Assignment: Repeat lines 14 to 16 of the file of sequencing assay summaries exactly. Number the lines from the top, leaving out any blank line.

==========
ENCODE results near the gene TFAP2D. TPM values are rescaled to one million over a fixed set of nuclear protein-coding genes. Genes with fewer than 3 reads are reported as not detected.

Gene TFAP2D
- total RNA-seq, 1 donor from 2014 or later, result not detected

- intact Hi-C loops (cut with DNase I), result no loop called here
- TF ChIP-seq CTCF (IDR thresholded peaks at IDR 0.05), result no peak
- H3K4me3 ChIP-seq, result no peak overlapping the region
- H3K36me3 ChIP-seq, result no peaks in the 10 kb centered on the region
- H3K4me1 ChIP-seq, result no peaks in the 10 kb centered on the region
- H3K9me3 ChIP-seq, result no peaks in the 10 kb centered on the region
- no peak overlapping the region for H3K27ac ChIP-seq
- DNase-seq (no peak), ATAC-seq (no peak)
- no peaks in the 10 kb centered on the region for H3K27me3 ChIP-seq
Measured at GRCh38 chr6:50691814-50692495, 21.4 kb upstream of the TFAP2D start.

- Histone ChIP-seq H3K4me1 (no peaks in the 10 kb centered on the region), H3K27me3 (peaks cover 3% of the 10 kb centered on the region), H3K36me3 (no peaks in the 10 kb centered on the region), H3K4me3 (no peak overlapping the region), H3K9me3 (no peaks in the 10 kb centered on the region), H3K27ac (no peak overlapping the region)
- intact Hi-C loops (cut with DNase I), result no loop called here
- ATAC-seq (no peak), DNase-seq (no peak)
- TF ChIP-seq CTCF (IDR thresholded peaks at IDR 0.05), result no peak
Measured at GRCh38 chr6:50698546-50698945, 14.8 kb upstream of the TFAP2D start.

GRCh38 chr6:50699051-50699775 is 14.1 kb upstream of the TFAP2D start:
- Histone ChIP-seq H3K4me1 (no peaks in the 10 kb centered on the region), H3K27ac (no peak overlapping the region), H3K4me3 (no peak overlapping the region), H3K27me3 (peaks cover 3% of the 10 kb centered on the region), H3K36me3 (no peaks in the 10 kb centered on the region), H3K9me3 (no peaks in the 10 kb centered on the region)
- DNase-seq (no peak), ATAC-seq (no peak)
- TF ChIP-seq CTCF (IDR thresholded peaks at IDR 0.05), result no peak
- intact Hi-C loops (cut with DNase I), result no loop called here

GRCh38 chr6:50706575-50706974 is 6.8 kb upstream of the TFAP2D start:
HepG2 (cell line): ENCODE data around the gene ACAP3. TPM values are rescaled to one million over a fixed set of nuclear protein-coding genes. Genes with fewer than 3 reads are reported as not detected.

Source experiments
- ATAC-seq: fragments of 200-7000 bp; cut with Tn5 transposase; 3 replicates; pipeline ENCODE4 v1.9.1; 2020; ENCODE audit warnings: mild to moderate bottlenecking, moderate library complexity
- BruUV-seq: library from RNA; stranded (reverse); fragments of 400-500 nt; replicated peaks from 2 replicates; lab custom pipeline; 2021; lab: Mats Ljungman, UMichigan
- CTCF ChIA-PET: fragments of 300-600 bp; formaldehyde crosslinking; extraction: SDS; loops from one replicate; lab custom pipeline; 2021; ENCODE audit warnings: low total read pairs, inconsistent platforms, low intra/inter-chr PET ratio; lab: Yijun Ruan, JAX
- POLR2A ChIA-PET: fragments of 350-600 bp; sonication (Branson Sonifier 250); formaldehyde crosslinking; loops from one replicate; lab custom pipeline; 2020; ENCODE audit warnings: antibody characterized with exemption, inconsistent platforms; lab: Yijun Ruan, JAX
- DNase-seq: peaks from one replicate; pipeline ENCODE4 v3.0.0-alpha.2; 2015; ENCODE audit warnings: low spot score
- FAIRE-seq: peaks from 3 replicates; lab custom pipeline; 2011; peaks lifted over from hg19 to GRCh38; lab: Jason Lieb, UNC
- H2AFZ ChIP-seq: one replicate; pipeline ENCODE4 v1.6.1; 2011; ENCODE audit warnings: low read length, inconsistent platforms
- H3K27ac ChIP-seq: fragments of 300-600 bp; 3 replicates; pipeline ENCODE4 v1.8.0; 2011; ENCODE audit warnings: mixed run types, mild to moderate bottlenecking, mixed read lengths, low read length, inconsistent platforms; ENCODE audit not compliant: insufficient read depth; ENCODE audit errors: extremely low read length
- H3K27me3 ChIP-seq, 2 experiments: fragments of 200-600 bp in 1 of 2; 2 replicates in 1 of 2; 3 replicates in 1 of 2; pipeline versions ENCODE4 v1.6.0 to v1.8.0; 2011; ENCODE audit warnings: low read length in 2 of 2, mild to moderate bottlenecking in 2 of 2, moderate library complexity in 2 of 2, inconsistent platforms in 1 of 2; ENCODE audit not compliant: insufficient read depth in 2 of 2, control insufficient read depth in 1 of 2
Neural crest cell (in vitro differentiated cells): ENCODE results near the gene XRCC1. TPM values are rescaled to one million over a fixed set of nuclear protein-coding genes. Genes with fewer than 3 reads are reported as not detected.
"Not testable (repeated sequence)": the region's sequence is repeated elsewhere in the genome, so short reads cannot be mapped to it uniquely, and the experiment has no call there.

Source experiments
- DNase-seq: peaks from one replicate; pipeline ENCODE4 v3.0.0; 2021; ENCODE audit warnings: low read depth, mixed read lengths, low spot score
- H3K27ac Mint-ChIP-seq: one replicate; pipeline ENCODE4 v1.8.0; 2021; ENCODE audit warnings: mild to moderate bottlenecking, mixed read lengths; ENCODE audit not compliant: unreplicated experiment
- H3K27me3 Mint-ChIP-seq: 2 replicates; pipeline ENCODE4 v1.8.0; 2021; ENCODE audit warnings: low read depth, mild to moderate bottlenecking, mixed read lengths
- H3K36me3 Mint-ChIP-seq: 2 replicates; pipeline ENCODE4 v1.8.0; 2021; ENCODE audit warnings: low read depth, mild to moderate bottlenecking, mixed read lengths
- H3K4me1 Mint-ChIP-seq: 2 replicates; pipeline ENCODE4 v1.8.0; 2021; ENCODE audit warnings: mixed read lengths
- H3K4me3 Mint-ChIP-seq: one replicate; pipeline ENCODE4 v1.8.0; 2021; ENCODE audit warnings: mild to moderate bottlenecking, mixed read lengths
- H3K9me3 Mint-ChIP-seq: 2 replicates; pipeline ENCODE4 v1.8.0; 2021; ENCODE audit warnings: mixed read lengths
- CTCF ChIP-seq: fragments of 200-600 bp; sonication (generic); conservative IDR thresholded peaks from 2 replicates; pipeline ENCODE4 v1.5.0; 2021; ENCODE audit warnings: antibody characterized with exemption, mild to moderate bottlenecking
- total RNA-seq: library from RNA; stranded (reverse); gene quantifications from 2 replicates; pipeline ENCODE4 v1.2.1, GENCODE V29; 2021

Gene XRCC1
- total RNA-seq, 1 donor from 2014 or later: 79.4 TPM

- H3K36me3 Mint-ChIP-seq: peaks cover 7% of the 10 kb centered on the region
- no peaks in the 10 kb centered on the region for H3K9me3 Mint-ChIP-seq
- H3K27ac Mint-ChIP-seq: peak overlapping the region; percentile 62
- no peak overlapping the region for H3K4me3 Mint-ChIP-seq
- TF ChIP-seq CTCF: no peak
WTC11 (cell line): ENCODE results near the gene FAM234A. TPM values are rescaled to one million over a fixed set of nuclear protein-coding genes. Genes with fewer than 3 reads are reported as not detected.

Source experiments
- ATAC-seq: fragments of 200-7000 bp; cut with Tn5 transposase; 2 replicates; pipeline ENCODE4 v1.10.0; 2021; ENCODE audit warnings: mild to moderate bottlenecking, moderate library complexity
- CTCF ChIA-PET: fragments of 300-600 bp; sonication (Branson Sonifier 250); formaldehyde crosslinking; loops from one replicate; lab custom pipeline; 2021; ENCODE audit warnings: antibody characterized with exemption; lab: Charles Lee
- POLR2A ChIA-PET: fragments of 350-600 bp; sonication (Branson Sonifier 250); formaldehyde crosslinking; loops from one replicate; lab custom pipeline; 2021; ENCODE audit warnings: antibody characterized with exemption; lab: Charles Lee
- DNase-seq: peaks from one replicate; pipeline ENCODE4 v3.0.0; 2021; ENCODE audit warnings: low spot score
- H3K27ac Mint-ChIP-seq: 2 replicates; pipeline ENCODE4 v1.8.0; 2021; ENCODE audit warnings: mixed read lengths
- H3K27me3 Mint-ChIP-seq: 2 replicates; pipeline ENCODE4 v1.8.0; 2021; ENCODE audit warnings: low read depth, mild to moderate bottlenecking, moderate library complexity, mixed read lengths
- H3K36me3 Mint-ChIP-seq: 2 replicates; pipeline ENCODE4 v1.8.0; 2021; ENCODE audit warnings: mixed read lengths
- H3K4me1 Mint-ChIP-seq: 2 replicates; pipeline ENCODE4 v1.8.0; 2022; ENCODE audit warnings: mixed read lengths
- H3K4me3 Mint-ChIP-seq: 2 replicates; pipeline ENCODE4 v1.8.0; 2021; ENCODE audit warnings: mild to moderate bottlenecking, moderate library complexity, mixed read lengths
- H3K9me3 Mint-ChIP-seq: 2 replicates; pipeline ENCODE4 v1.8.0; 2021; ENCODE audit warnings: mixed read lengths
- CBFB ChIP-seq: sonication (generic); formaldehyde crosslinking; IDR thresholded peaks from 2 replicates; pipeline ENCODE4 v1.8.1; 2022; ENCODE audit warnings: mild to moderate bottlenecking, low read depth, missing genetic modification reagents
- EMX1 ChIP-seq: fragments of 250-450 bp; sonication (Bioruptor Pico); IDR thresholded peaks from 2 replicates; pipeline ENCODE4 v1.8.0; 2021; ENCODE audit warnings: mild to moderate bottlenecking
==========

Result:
- Histone ChIP-seq H3K4me1 (no peaks in the 10 kb centered on the region), H3K27me3 (peaks cover 3% of the 10 kb centered on the region), H3K36me3 (no peaks in the 10 kb centered on the region), H3K4me3 (no peak overlapping the region), H3K9me3 (no peaks in the 10 kb centered on the region), H3K27ac (no peak overlapping the region)
- intact Hi-C loops (cut with DNase I), result no loop called here
- ATAC-seq (no peak), DNase-seq (no peak)